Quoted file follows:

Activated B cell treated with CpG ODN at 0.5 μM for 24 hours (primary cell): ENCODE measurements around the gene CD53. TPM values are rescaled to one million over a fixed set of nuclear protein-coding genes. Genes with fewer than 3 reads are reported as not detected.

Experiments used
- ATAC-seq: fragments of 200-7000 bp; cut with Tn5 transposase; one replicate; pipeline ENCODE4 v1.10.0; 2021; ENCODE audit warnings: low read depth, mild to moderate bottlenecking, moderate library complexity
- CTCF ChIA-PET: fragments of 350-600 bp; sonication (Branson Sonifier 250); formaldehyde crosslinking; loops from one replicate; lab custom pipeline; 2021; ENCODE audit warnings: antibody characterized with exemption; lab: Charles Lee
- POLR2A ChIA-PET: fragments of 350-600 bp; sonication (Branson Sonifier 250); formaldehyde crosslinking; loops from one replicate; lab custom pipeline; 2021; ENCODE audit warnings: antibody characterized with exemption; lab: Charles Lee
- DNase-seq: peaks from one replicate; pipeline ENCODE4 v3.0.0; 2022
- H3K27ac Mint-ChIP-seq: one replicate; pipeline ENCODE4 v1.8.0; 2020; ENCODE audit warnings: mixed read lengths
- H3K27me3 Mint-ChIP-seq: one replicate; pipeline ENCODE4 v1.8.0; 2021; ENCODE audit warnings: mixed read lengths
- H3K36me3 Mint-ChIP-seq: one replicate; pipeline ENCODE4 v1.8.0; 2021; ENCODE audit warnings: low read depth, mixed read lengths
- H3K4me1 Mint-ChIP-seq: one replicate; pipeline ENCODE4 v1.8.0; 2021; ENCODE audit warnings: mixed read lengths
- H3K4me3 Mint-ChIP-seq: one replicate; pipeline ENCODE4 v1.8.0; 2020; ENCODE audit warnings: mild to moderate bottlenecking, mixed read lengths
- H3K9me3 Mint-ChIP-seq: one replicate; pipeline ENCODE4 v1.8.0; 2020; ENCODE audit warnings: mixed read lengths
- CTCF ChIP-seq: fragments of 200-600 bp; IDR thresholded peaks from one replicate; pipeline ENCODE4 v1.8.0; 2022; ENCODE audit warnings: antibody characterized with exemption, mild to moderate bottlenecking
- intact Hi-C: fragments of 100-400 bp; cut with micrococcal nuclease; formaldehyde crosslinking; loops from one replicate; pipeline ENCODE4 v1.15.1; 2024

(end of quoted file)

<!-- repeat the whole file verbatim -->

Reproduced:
Activated B cell treated with CpG ODN at 0.5 μM for 24 hours (primary cell): ENCODE measurements around the gene CD53. TPM values are rescaled to one million over a fixed set of nuclear protein-coding genes. Genes with fewer than 3 reads are reported as not detected.

Experiments used
- ATAC-seq: fragments of 200-7000 bp; cut with Tn5 transposase; one replicate; pipeline ENCODE4 v1.10.0; 2021; ENCODE audit warnings: low read depth, mild to moderate bottlenecking, moderate library complexity
- CTCF ChIA-PET: fragments of 350-600 bp; sonication (Branson Sonifier 250); formaldehyde crosslinking; loops from one replicate; lab custom pipeline; 2021; ENCODE audit warnings: antibody characterized with exemption; lab: Charles Lee
- POLR2A ChIA-PET: fragments of 350-600 bp; sonication (Branson Sonifier 250); formaldehyde crosslinking; loops from one replicate; lab custom pipeline; 2021; ENCODE audit warnings: antibody characterized with exemption; lab: Charles Lee
- DNase-seq: peaks from one replicate; pipeline ENCODE4 v3.0.0; 2022
- H3K27ac Mint-ChIP-seq: one replicate; pipeline ENCODE4 v1.8.0; 2020; ENCODE audit warnings: mixed read lengths
- H3K27me3 Mint-ChIP-seq: one replicate; pipeline ENCODE4 v1.8.0; 2021; ENCODE audit warnings: mixed read lengths
- H3K36me3 Mint-ChIP-seq: one replicate; pipeline ENCODE4 v1.8.0; 2021; ENCODE audit warnings: low read depth, mixed read lengths
- H3K4me1 Mint-ChIP-seq: one replicate; pipeline ENCODE4 v1.8.0; 2021; ENCODE audit warnings: mixed read lengths
- H3K4me3 Mint-ChIP-seq: one replicate; pipeline ENCODE4 v1.8.0; 2020; ENCODE audit warnings: mild to moderate bottlenecking, mixed read lengths
- H3K9me3 Mint-ChIP-seq: one replicate; pipeline ENCODE4 v1.8.0; 2020; ENCODE audit warnings: mixed read lengths
- CTCF ChIP-seq: fragments of 200-600 bp; IDR thresholded peaks from one replicate; pipeline ENCODE4 v1.8.0; 2022; ENCODE audit warnings: antibody characterized with exemption, mild to moderate bottlenecking
- intact Hi-C: fragments of 100-400 bp; cut with micrococcal nuclease; formaldehyde crosslinking; loops from one replicate; pipeline ENCODE4 v1.15.1; 2024